“Money is an iron. For the Parks, it is the metaphorical iron that makes life smooth and effortless, and the iron strength of the walls that separate them from the riffraff below. For the Kims, it is the iron of prison bars that keep them in a metaphorical prison of society and, perhaps, a literal one; it is the weight that drags them down, a millstone to prevent them from ever escaping the trap of stratified social classes.”  – Boomer

2. Avengers: Endgame, nominated for Best Visual Effects

“This is the perfect capstone for this franchise. If there were never another MCU film, it would be totally fine, because as a finale, this is pitch perfect. Every important and semi-important character gets a moment to shine, as the Snap is undone (come on, you knew it would be). There’s even a moment where every living lady hero from the entire MCU is onscreen at once, and it is delightful, although I’m sure the internet is already full of comments about how it was ‘forced’ or ‘cheesy,’ but I don’t feed trolls and I try not to cross the bridges that they live under, so I wouldn’t know.” – Boomer

3. Knives Out, nominated for Best Original Screenplay

“I’ve long been a fan of comedy pastiches and homages of genres that function perfectly as examples of those genres despite humorous overtones; my go-to example is Hot Fuzz, which I always tout as having a more sophisticated murder mystery plot than most films than most straightforward criminal investigation media (our lead comes to a logical conclusion that fits all of the clues, but still turns out to be wrong). Knives Out is another rare gem of this type, a whodunnit comedy in the mold of Clue that has a sophisticated and winding plot.” – Boomer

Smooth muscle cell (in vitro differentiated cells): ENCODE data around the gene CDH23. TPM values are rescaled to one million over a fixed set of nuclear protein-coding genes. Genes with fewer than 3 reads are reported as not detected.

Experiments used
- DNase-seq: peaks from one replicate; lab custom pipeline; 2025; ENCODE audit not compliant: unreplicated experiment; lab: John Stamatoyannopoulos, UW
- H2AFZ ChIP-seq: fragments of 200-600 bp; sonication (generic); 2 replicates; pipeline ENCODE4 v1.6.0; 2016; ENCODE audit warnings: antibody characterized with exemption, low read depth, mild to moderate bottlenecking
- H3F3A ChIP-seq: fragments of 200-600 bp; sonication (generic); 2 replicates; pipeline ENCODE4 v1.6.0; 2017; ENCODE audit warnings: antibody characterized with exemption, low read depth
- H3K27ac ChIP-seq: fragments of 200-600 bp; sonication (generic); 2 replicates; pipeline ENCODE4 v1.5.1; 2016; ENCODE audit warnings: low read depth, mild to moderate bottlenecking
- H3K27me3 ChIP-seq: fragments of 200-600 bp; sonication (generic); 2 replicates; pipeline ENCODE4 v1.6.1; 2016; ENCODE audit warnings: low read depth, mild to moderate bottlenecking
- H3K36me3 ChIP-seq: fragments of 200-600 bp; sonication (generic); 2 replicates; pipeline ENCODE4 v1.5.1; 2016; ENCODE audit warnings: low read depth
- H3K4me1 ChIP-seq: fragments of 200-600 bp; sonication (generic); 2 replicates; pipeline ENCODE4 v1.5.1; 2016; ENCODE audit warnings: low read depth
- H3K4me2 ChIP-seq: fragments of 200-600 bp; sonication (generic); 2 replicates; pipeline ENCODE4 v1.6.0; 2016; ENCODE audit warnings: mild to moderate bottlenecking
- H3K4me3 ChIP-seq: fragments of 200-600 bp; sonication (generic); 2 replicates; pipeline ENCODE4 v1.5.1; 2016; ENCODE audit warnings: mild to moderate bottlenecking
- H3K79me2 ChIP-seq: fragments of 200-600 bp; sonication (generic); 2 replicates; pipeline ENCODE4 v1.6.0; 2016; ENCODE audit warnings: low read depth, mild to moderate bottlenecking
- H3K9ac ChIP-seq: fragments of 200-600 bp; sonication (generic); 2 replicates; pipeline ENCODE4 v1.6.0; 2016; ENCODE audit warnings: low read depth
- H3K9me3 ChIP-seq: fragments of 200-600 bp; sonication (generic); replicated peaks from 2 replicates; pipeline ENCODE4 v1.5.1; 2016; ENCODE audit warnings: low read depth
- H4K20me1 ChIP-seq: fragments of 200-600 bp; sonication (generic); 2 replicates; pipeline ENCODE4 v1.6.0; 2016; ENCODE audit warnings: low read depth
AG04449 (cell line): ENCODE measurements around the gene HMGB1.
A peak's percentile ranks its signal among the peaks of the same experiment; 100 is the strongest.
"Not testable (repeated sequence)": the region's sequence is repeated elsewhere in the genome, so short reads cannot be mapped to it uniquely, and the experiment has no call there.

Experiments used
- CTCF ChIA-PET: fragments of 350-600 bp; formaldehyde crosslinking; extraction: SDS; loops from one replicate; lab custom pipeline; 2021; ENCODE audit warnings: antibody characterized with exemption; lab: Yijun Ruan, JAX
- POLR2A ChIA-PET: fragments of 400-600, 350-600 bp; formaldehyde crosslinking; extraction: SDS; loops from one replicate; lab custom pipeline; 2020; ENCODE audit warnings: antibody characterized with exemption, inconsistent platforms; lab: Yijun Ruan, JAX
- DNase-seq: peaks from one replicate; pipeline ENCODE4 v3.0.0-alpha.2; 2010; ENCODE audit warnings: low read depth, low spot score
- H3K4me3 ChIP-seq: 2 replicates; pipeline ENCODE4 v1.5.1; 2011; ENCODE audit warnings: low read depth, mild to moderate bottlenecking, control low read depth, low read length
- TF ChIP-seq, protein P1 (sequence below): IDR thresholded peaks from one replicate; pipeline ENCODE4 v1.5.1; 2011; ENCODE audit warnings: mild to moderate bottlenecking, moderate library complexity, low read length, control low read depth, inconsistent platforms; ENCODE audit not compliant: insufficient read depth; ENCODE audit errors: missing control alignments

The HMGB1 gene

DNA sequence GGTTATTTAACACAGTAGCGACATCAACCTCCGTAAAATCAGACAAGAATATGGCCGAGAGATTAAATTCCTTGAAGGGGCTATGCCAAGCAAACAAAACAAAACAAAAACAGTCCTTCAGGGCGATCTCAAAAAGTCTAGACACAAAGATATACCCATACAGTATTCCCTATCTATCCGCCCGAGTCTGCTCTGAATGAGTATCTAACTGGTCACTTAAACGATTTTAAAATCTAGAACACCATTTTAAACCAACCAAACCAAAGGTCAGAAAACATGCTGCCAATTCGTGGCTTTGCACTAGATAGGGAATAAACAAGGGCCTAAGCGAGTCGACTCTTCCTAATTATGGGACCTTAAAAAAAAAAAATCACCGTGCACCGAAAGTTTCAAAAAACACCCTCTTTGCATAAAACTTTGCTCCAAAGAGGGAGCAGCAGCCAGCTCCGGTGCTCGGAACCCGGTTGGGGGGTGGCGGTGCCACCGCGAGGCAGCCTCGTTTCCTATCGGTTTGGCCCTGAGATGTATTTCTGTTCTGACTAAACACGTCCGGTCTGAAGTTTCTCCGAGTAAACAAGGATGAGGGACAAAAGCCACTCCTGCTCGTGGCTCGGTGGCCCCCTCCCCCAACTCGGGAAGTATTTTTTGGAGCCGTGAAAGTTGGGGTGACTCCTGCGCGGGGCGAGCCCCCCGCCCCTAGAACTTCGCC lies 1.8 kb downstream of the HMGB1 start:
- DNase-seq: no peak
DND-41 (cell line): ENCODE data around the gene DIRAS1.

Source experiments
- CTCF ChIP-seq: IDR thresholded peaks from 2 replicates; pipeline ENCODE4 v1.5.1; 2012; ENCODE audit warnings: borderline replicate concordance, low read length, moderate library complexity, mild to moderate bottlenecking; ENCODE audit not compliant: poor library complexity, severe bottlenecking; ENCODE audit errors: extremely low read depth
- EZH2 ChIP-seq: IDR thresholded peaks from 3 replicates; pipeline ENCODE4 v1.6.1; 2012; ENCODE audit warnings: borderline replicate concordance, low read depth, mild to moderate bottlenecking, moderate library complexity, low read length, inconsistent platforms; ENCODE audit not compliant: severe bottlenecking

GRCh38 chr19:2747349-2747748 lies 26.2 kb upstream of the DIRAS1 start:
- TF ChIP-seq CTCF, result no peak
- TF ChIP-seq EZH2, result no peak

4. Little Women, nominated for Best Picture, Best Actress (Saiorse Ronan), Best Supporting Actress (Florence Pugh), Best Adapted Screenplay, Best Costume Design, and Best Original Score

“This is a beautiful film, a timeless piece of literature made fresh once more with a cast overbrimming with talent and filmed with an eye for chromatic storytelling and such beautiful Northeast scenery that when I tell you I was there, I was there. This is also such a talented cast that they breathe a new life into characters that, in the original text and in previous film incarnations, were at times sullen, unlikable, or intolerable.” – Boomer

5. The Lighthouse, nominated for Best Cinematography

“Packed to the walls with more sex, violence, and broad toilet humor than you’d typically expect from high-brow Cinema. If you can push past the initial barriers of Eggers’s patient pacing & period-specific dialogue, the movie is a riot.” – Brandon

6. I Lost My Body, nominated for Best Animated Feature Film

“This is two films for the price of one. And it’s a very low price at that, considering its 80min runtime. As with all two-for-one bargains, however, one of the two complimentary films on this simultaneous double bill is far more satisfying & impressive than the other. To fully appreciate I Lost My Body, then, you have to appreciate its two dueling narratives as a package deal. The stronger movie in this combo pack carries the lesser, even if just by the virtue of their pairing.” – Brandon

7. Marriage Story, nominated for Best Picture, Best Actor (Adam Driver), Best Actress (Scarlett Johannson), Best Supporting Actress (Laura Dern), Best Original Screenplay, and Best Original Score

“A superb breakup story about how you can love somebody so much, and create a life with them that you love, and it still has to dissolve. It specifically illustrates how hard it can be for parents when their child arbitrarily prefers one over the other. The way those formative childhood phases affect permanent legal repercussions is devastating, as is the realization that you might not actually be best parent for your own child.” – The Podcast Crew

8. Joker, nominated for Best Picture, Best Director, Best Actor (Joaquin Phoenix), Best Adapted Screenplay, Best Cinematography, Best Costume Design, Best Editing, Best Makeup and Hairstyling, Best Original Score, Best Sound Editing, and Best Sound Mixing